FIG. 13 shows a flowchart illustrating a method 1300 that supports resource management, access control and mobility for grant-free uplink transmission in accordance with aspects of the present disclosure. The operations of method 1300 may be implemented by a UE 115 or its components as described herein. For example, the operations of method 1300 may be performed by a communications manager as described with reference to FIGS. 5 through 8. In some examples, a UE may execute a set of instructions to control the functional elements of the UE to perform the functions described below. Additionally or alternatively, a UE may perform aspects of the functions described below using special-purpose hardware.

At 1305, the UE may receive a connection release message, the connection release message including a resource indicator indicating that a set of resources are to be used for grant-free uplink transmissions by the UE while operating in a disconnected state. The operations of 1305 may be performed according to the methods described herein. In some examples, aspects of the operations of 1305 may be performed by a connection release manager as described with reference to FIGS. 5 through 8.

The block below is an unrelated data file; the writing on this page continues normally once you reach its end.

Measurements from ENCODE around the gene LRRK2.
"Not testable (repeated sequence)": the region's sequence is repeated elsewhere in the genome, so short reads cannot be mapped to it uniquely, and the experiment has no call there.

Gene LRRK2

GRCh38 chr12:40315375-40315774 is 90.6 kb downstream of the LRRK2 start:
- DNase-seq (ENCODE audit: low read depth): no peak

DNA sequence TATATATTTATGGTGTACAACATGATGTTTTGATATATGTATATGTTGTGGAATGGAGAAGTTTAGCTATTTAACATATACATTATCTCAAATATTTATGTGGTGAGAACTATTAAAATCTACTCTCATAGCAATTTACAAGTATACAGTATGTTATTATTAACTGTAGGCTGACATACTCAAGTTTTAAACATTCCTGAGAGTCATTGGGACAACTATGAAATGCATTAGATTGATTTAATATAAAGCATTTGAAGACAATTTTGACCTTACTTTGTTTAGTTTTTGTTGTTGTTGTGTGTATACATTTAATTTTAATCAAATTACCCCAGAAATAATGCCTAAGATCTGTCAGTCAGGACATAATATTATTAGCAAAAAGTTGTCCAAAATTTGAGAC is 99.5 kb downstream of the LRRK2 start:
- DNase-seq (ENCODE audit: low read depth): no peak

At 1310, the UE may transition from a connected state to a disconnected state based on the connection release message. The operations of 1310 may be performed according to the methods described herein. In some examples, aspects of the operations of 1310 may be performed by a transition manager as described with reference to FIGS. 5 through 8.

At 1315, the UE may perform, while operating in the disconnected state, the grant-free uplink transmissions using the set of resources. The operations of 1315 may be performed according to the methods described herein. In some examples, aspects of the operations of 1315 may be performed by an AUL manager as described with reference to FIGS. 5 through 8.

FIG. 14 shows a flowchart illustrating a method 1400 that supports resource management, access control and mobility for grant-free uplink transmission in accordance with aspects of the present disclosure. The operations of method 1400 may be implemented by a UE 115 or its components as described herein. For example, the operations of method 1400 may be performed by a communications manager as described with reference to FIGS. 5 through 8. In some examples, a UE may execute a set of instructions to control the functional elements of the UE to perform the functions described below. Additionally or alternatively, a UE may perform aspects of the functions described below using special-purpose hardware.